Eruditorum Press

Sneakily taking the hinges off the doors of perception

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Elizabeth Sandifer

Elizabeth Sandifer created Eruditorum Press. She’s not really sure why she did that, and she apologizes for the inconvenience. She currently writes Last War in Albion, a history of the magical war between Alan Moore and Grant Morrison. She used to write TARDIS Eruditorum, a history of Britain told through the lens of a ropey sci-fi series. She also wrote Neoreaction a Basilisk, writes comics these days, and has ADHD so will probably just randomly write some other shit sooner or later.Support Elizabeth on Patreon.

18 Comments

  1. Matt
    July 10, 2015 @ 2:34 am

    You tease…

    Reply

  2. Aylwin
    July 10, 2015 @ 6:37 am

    A man walking into a street, dropping his glasses and shooting a dog?

    Reply

  3. Cleofis
    July 10, 2015 @ 11:46 am

    Would you peg Morrison's recently-announced assumption of the head editorial position at Heavy Metal as being a similar attempt to "become the landscape," as such?

    Reply

  4. Elizabeth Sandifer
    July 10, 2015 @ 11:47 am

    Ha. It was actually something of a challenge getting this to connect to what I wanted as the first sentence of Book Two. And I was amused that the end result means that the first sentence of Book Two is actually part of the same sentence that ends Book One.

    Reply

  5. Robot Devil
    July 10, 2015 @ 5:48 pm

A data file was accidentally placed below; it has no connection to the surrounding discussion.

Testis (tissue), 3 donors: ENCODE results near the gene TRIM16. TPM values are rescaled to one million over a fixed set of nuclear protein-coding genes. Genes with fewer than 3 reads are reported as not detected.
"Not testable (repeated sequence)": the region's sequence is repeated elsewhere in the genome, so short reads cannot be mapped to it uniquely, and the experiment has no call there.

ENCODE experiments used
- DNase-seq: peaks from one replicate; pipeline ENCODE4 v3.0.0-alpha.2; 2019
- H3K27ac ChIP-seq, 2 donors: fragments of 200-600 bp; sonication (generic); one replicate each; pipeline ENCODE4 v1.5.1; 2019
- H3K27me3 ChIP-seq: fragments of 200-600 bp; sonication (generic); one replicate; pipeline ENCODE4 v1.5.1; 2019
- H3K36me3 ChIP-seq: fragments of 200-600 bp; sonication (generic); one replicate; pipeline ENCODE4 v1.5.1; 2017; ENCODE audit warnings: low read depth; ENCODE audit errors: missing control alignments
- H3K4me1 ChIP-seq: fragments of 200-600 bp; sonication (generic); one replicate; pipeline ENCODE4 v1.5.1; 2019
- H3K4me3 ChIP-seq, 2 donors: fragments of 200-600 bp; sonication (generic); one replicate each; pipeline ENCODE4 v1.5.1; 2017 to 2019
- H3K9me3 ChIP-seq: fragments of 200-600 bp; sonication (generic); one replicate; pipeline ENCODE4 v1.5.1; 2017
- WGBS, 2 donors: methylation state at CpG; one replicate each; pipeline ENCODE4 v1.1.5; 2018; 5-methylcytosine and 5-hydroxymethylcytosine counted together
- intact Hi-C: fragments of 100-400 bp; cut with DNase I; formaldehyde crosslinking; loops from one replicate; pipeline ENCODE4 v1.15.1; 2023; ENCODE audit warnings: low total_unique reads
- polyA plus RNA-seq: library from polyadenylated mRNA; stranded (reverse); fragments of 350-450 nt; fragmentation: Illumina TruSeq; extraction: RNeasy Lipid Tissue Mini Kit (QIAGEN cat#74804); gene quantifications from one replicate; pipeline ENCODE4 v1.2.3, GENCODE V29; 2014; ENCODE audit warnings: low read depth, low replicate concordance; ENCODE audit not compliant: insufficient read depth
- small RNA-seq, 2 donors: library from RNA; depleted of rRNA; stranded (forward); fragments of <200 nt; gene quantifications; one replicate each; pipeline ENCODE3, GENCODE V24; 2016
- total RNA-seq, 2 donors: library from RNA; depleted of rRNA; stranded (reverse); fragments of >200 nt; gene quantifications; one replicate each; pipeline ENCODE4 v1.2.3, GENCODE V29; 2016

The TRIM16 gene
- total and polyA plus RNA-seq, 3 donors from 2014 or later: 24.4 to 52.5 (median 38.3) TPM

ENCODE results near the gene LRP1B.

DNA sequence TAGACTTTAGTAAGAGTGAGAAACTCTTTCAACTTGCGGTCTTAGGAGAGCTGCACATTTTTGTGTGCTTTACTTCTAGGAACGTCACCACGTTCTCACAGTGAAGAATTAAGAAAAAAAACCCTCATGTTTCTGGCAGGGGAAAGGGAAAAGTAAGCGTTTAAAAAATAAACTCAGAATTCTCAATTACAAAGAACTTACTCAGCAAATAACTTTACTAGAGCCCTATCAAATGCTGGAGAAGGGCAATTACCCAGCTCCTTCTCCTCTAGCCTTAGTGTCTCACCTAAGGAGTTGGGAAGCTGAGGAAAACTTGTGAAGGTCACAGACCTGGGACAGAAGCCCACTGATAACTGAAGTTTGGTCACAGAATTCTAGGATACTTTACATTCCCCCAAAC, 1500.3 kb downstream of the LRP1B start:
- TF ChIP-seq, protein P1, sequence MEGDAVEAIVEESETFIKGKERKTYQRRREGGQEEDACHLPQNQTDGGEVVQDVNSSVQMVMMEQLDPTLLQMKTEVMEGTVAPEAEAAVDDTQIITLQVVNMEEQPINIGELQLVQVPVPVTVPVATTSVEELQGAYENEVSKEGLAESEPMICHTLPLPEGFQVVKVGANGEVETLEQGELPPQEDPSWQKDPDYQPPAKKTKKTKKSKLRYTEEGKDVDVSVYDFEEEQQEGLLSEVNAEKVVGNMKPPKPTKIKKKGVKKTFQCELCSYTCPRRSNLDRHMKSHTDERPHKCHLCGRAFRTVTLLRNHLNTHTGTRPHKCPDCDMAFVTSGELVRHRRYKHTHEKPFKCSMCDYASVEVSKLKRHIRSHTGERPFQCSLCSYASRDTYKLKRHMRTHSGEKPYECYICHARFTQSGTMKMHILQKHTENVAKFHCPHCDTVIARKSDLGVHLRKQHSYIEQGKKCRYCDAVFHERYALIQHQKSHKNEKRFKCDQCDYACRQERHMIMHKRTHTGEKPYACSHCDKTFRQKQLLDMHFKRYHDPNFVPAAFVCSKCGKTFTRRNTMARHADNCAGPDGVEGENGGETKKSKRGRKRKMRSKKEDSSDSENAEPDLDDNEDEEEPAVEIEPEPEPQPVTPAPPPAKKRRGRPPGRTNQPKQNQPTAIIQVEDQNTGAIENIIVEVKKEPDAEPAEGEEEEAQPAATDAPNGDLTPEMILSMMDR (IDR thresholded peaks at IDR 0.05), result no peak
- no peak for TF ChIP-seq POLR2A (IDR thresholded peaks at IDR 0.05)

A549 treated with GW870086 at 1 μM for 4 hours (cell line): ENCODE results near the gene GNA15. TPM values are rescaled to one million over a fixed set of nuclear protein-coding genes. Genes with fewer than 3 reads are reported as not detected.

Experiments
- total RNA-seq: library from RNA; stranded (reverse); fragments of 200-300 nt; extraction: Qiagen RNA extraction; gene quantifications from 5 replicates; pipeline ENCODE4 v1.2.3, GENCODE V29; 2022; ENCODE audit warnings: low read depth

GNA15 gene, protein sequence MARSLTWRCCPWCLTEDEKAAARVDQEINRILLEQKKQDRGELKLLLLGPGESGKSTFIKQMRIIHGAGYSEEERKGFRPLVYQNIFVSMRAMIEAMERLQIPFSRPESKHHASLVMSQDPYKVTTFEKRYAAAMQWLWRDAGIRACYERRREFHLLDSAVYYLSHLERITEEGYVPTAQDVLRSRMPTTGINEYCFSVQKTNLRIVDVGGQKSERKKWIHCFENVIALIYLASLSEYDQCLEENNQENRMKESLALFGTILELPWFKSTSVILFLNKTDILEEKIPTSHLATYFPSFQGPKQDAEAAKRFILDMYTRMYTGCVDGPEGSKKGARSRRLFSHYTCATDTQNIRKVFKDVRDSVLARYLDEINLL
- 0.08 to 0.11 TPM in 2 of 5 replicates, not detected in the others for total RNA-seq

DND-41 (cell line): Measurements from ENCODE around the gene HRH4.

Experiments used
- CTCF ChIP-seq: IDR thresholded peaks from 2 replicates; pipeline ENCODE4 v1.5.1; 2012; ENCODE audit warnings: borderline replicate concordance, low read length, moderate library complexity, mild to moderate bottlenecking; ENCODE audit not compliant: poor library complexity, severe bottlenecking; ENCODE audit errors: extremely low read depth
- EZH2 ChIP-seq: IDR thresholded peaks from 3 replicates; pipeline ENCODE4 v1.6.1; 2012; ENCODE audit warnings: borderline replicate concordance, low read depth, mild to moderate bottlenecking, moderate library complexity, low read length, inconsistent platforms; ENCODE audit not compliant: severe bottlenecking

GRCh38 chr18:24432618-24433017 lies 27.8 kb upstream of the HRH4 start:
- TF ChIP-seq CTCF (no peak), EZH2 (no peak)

"But there are also stories where Morrison excels with genuinely clever and well-executed ideas. “Curse Your Lucky Star,” for instance, is a solid story about a doomed effort to get rid of a man named Jeremy Chance who has freakishly good luck, but always at the expense of other people, resulting in an endless chain of catastrophes around him"

    This was the premise of a great X-Files episode. I'm not sure if it was written by Vince Gilligan, who quoted Watchmen at the climax of Breaking Bad…

    Reply

  6. elvwood
    July 10, 2015 @ 11:46 pm

    Can I just say I've particularly enjoyed this brief foray into Morrison territory? I've picked up quite a bit of info about Moore from books, articles and DVDs, so while I always enjoy your perspective (con artist – brilliant!) you are going over quite a lot of ground I've seen before. There are some points reading LWiA where I'll think "hang on, hasn't he covered this already?", only to realise that I'm remembering Lance Parkin. Morrison, on the other hand, is pretty much a blank slate to me – I know some of his early DC work (Animal Man, Doom Patrol, The Invisibles), but virtually nothing outside of that other than what I've learned here.

    Still, I shall bide my time and enjoy your take on Watchmen…

    Reply

  7. Elizabeth Sandifer
    July 11, 2015 @ 12:50 am

    There's going to be more Morrison in Book Two than you might expect.

    More broadly, there's very much a Tone Shift about to happen. Book Two goes about things in a very different way. Still one that's unmistakably Last War in Albion, but nevertheless a very different sort of story to what has gone before.

    Reply

  8. Elizabeth Sandifer
    July 11, 2015 @ 12:51 am

    I think it's Morrison's greatest self-satire to date.

    Reply

  9. Andrew Morton
    July 11, 2015 @ 8:31 am

    I remember the idea of an individuals luck being detrimental to the health of those around them appearing in Ringworld by Larry Niven